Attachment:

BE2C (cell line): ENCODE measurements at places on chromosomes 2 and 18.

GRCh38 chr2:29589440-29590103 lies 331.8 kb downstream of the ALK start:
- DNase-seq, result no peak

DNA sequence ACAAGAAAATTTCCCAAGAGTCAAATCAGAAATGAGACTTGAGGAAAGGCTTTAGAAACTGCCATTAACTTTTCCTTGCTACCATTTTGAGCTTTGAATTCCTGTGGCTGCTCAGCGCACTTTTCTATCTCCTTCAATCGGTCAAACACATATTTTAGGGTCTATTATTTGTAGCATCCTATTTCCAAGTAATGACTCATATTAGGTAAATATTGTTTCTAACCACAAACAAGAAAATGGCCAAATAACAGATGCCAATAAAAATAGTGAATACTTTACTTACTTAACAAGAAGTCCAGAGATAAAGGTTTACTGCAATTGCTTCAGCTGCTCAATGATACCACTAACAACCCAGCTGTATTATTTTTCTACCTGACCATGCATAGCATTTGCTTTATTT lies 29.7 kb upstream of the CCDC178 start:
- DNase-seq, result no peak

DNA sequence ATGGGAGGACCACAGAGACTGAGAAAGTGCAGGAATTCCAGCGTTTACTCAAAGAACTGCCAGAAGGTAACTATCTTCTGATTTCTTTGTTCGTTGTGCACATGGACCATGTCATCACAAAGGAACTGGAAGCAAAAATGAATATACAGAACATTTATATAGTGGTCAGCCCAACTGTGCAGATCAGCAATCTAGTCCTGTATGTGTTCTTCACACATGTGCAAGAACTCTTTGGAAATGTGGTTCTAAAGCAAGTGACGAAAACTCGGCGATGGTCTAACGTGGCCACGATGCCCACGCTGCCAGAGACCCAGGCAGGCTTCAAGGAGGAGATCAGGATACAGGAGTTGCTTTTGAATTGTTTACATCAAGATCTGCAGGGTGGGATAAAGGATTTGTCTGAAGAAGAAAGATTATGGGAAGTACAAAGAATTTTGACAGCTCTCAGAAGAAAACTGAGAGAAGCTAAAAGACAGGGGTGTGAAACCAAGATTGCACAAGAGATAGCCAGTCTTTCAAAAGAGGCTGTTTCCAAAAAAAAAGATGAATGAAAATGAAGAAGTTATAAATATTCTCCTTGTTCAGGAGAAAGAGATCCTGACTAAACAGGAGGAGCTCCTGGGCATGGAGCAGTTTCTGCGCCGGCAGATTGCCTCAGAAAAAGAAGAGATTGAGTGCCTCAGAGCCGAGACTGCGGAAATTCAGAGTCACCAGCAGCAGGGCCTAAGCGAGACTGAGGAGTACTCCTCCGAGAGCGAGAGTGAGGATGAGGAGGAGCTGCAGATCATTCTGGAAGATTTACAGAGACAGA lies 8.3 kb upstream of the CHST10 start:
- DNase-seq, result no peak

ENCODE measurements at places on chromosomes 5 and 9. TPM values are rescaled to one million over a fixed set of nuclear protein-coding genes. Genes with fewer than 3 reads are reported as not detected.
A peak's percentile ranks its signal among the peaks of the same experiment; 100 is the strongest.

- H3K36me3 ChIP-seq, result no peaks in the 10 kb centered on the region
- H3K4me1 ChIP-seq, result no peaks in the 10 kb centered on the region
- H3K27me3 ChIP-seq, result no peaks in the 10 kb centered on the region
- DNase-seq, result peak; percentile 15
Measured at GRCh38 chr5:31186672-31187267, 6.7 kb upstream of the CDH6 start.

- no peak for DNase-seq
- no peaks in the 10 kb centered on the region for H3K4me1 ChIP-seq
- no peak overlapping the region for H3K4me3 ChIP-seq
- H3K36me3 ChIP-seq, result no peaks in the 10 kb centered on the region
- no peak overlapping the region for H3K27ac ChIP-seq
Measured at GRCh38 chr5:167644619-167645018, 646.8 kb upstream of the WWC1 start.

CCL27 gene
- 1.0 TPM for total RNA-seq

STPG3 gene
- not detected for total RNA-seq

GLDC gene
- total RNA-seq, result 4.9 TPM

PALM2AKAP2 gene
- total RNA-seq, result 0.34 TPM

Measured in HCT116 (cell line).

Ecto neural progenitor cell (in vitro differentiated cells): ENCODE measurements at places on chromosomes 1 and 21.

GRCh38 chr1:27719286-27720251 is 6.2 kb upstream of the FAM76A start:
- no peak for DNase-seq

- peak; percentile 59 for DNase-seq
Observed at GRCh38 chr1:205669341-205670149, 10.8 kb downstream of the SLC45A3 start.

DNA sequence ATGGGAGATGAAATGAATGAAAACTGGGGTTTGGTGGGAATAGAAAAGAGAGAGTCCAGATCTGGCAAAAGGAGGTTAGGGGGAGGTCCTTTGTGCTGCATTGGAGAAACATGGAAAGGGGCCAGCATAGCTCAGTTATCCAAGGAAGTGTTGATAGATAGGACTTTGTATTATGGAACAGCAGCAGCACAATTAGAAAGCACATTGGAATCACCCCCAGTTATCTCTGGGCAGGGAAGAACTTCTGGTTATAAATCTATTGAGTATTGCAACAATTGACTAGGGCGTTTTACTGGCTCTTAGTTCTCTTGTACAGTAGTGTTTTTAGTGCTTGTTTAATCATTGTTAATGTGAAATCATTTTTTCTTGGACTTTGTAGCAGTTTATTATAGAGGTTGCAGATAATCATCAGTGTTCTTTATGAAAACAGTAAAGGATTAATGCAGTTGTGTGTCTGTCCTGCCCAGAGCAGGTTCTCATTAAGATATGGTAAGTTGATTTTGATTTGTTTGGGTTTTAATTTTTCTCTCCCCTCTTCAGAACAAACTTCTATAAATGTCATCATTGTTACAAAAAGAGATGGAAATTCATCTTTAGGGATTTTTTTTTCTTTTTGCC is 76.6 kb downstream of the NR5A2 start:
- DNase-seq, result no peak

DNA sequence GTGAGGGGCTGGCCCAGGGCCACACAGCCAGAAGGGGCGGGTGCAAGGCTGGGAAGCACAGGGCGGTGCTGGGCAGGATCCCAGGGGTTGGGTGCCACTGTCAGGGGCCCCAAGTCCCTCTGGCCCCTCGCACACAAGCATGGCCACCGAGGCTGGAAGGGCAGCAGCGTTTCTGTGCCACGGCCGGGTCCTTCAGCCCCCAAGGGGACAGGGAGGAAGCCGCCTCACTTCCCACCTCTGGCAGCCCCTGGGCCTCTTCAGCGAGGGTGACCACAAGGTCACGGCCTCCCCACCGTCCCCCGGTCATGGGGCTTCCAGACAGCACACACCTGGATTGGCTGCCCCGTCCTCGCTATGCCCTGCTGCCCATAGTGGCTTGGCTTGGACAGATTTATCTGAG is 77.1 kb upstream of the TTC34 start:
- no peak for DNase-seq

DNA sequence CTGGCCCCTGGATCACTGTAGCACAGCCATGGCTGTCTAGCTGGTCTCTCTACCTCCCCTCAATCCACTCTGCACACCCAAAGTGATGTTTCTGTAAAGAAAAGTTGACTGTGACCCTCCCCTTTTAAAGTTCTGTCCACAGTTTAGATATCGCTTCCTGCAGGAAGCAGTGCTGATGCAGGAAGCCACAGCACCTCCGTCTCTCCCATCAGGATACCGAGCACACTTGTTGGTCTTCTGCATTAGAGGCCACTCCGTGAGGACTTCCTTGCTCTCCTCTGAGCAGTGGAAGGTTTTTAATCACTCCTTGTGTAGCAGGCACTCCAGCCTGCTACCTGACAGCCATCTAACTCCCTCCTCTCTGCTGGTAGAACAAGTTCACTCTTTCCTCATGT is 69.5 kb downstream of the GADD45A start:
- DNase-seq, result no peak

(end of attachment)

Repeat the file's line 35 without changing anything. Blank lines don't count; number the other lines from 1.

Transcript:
DNA sequence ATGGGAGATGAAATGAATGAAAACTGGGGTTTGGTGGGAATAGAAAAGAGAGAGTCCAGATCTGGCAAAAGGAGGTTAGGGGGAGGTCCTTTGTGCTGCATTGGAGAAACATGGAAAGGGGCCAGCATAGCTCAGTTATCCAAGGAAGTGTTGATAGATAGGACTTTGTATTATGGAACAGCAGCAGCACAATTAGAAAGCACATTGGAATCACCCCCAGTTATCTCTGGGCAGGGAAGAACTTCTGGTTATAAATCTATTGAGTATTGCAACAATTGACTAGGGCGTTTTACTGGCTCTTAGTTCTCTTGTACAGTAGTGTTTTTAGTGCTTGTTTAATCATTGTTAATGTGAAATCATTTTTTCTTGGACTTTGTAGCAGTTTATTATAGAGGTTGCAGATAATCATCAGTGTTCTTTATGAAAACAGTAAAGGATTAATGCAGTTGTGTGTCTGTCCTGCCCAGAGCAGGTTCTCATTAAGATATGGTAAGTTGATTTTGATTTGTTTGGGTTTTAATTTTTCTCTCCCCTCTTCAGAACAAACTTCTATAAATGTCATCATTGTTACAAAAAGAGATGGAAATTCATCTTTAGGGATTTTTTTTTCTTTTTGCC is 76.6 kb downstream of the NR5A2 start: